A sibling relationship should be a lifelong friendship, but for those losing a brother or sister who served in the military, the pain and sorrow can be overwhelming. Adult siblings left behind must contend with their own grief and shock, adjust to an altered family structure and assume new responsibilities.

To help brothers and sisters cope, the Tragedy Assistance Program for Survivors, TAPS held its first weekend retreat for siblings in 2008. The retreat was modeled after the organization’s regional seminars, which help surviving family members process their grief reactions, develop coping skills, and establish support networks.

“Siblings often experience what is known as disenfranchised grief,” said Stephanie Frogge, director of peer support programs for TAPS. “Everyone asks how their parents are doing, but no one asks how they are coping with their loss. This heightens their feelings of isolation and grief.”

Peer support programs, like the one TAPS provides, often play a critical role in healing from the traumatic loss of a loved one. Jenny Claiborn, 24, of Wister, Okla., told a reporter from the San Antonio Express-News that she struggled to grieve after her brother, Buddy Hughie, died in Afghanistan. “As soon as I got home, the questions I got were, are they (her parents) OK? Are you making sure they’re eating? I answered the phones. I arranged the funeral. I don’t feel I ever had time to sit down and grieve the way I should have.”

All of the retreat’s attendees lost a brother or sister in Iraq or Afghanistan, and are part of the TAPS Sibling Support Network, a virtual online support community. Membership in the network has swelled, doubling in size from 45 members in August to more than 90 by February 2008. In April 2009, the network had 140+ members. Participants share their feelings and concerns through a confidential email listserve and participate in monthly chat room dialogues on the TAPS website at www.taps.org.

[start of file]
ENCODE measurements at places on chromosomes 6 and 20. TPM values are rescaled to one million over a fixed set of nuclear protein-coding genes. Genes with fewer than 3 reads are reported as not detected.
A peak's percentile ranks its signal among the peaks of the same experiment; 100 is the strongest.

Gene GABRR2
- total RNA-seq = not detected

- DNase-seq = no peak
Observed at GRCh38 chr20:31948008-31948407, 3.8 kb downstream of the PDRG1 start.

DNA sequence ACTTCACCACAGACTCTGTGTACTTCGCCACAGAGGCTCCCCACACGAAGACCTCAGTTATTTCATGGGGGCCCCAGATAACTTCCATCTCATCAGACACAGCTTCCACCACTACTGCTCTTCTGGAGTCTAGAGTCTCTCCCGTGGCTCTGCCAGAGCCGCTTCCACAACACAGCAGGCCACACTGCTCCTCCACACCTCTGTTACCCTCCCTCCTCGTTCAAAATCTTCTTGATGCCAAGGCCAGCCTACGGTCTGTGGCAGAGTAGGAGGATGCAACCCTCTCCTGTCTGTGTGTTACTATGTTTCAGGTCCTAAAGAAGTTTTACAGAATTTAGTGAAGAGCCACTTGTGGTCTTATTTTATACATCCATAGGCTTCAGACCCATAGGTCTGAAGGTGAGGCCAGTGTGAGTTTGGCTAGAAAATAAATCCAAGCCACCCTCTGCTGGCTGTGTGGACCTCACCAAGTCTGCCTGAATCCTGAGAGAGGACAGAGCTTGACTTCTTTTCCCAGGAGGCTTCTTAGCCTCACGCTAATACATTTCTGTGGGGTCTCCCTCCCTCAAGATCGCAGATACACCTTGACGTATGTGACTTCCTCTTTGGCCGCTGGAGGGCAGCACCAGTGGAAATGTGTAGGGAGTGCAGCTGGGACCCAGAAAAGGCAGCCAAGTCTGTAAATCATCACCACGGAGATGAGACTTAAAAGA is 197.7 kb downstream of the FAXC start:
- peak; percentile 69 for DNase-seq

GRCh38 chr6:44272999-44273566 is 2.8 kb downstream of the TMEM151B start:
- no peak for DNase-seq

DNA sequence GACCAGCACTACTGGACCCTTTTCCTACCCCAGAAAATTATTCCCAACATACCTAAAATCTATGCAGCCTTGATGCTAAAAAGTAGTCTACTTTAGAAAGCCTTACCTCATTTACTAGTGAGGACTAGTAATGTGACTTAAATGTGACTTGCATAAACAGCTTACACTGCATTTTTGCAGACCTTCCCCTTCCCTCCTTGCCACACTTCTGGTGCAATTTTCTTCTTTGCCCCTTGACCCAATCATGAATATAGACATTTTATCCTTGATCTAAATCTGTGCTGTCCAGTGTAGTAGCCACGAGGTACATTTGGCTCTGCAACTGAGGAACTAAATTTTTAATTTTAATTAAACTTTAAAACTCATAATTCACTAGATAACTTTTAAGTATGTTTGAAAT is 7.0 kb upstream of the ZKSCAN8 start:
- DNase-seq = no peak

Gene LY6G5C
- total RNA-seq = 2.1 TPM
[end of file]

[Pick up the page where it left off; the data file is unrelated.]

About a third of the network’s members attended the 2008 retreat. For many, it was their first opportunity to meet face-to-face with people they have interacted with online.

Those still fresh in their grief and loss, turned to others for advice. Casey Umbrell, 24, of Savannah, Ga., lost her brother, Colby Umbrell, in 2007 and saw her fiancé deployed to Iraq only a week after Colby’s death.

She told the San Antonio News-Express that talking with other brothers and sisters through the network and at the retreat is helping her cope. She noted that you never “get over it” and said, “It doesn’t get easier, it gets different.”

Debra Shirley, 38, of Mount Sterling, Ohio, lost her brother Nathan Shirley twelve years ago in a helicopter crash has a more long term view. “It never goes away but you do incorporate it into your daily living. It’s like a scar – not readily apparent to others but you’re aware of it. As I get older Nathan’s death means different things to me. He and I were going to help my parents make decisions when they got older and now it’s just me.”

Membership in the TAPS sibling support network is free and designed for individuals who have lost a brother or sister serving in the Armed Forces. To sign-up go to the TAPS website at www.taps.org or call 800.959.TAPS (8277). A second retreat is planned for September 2009.

“How grief is experienced is mirrored by the relationships affected,” said Bonnie Carroll, who founded TAPS in 1994 with other surviving military families, following a National Guard plane crash that took the lives of 8 soldiers, including her husband, Brigadier General Tom Carroll. “If you are a big brother and you lose your younger sibling, your identity is impacted. Your parents are now grieving the loss of a child and that also affects family relationships. There is a caring community within TAPS to help siblings.”